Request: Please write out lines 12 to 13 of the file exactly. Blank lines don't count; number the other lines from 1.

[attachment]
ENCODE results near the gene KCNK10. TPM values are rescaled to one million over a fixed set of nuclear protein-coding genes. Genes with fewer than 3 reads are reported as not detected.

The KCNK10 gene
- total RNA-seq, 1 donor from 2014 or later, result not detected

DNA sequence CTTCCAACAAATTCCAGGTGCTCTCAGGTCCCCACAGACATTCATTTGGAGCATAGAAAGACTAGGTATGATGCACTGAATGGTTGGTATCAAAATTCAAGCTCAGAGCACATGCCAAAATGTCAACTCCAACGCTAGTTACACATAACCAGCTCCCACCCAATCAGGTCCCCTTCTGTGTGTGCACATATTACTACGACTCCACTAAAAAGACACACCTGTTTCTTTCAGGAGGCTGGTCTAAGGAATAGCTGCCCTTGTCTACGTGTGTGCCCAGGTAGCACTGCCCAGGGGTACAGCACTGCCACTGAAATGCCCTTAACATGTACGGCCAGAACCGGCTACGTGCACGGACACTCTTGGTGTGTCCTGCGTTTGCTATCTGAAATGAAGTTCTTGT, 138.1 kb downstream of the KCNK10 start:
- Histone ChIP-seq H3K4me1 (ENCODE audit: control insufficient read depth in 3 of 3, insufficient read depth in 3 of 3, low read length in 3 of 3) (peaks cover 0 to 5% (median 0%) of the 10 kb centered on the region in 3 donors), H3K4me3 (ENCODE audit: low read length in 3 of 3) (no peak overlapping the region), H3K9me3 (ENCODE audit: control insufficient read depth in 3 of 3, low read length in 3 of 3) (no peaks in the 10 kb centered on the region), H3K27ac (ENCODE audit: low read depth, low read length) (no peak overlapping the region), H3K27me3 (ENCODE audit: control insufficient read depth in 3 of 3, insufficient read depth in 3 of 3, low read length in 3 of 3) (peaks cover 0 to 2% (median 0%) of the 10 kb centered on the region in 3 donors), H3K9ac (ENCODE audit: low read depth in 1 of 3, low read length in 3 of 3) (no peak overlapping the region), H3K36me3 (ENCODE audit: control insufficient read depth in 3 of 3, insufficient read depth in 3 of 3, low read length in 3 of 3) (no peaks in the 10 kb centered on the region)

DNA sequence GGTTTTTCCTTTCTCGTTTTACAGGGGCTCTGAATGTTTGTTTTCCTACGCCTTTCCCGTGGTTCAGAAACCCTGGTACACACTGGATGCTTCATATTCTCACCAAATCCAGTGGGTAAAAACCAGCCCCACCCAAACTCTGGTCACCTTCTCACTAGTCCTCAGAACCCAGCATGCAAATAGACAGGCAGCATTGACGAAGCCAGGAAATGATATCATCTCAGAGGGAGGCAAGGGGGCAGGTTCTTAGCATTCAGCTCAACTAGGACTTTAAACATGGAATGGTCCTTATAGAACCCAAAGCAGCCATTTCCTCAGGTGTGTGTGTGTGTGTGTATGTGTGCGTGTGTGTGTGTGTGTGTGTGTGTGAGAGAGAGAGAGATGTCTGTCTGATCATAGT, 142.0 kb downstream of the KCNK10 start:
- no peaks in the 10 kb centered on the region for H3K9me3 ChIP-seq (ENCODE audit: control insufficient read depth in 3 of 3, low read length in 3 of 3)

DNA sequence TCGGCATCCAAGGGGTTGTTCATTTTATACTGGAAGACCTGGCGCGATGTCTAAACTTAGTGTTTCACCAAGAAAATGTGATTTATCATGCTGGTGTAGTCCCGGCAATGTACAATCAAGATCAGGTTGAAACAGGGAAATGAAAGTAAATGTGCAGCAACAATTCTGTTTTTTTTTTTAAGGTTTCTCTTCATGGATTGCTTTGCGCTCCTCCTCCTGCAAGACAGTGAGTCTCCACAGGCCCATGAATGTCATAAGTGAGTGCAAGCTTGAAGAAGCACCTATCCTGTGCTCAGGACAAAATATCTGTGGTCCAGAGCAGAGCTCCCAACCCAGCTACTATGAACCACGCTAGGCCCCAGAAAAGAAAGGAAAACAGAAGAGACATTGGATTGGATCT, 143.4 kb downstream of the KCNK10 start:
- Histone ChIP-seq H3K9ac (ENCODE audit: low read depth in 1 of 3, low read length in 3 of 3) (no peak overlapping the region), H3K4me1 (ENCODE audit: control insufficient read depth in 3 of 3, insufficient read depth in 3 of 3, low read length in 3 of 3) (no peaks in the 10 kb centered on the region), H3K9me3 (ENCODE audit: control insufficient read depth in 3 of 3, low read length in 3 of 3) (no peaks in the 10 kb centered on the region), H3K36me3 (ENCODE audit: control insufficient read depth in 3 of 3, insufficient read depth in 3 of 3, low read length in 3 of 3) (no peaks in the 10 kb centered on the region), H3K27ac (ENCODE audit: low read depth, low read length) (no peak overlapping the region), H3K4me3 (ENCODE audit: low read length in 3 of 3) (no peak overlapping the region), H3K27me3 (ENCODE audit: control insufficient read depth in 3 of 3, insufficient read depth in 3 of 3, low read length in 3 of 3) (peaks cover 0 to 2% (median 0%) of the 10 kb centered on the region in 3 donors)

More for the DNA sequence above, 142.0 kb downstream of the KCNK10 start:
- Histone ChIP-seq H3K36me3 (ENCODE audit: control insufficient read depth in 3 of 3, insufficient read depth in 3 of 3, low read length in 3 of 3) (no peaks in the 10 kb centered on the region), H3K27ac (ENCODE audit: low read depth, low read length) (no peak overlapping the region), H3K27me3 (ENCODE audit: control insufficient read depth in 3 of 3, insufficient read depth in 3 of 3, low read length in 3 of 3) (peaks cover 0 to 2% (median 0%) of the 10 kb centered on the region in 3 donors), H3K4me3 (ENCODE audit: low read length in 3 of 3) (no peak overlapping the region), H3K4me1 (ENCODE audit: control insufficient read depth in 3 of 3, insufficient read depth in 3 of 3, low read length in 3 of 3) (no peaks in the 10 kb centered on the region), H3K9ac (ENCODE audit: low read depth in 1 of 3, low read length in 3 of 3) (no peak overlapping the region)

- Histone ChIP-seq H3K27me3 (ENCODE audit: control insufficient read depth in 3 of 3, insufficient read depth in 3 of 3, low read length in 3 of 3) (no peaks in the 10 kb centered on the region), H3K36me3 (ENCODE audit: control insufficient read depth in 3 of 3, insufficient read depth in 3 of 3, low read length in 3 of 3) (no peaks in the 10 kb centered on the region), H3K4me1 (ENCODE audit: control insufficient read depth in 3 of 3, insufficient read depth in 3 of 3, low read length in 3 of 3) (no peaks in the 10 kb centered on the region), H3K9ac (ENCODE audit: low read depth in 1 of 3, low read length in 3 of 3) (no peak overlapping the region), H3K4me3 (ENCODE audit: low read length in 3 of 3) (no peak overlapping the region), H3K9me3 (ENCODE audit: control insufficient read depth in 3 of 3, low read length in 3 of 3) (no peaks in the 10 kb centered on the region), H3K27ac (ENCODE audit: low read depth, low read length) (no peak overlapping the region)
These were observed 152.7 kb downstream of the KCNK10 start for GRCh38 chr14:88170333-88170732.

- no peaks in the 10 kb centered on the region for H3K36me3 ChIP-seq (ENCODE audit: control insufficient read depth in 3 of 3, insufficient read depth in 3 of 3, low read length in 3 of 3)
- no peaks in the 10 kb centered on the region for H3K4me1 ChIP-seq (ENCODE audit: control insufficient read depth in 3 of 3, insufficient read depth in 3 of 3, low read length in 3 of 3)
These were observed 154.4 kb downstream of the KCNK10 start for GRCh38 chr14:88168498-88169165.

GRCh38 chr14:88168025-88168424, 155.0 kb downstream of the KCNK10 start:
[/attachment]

- Histone ChIP-seq H3K27me3 (ENCODE audit: control insufficient read depth in 3 of 3, insufficient read depth in 3 of 3, low read length in 3 of 3) (no peaks in the 10 kb centered on the region), H3K36me3 (ENCODE audit: control insufficient read depth in 3 of 3, insufficient read depth in 3 of 3, low read length in 3 of 3) (no peaks in the 10 kb centered on the region), H3K4me1 (ENCODE audit: control insufficient read depth in 3 of 3, insufficient read depth in 3 of 3, low read length in 3 of 3) (no peaks in the 10 kb centered on the region), H3K9ac (ENCODE audit: low read depth in 1 of 3, low read length in 3 of 3) (no peak overlapping the region), H3K4me3 (ENCODE audit: low read length in 3 of 3) (no peak overlapping the region), H3K9me3 (ENCODE audit: control insufficient read depth in 3 of 3, low read length in 3 of 3) (no peaks in the 10 kb centered on the region), H3K27ac (ENCODE audit: low read depth, low read length) (no peak overlapping the region)
These were observed 152.7 kb downstream of the KCNK10 start for GRCh38 chr14:88170333-88170732.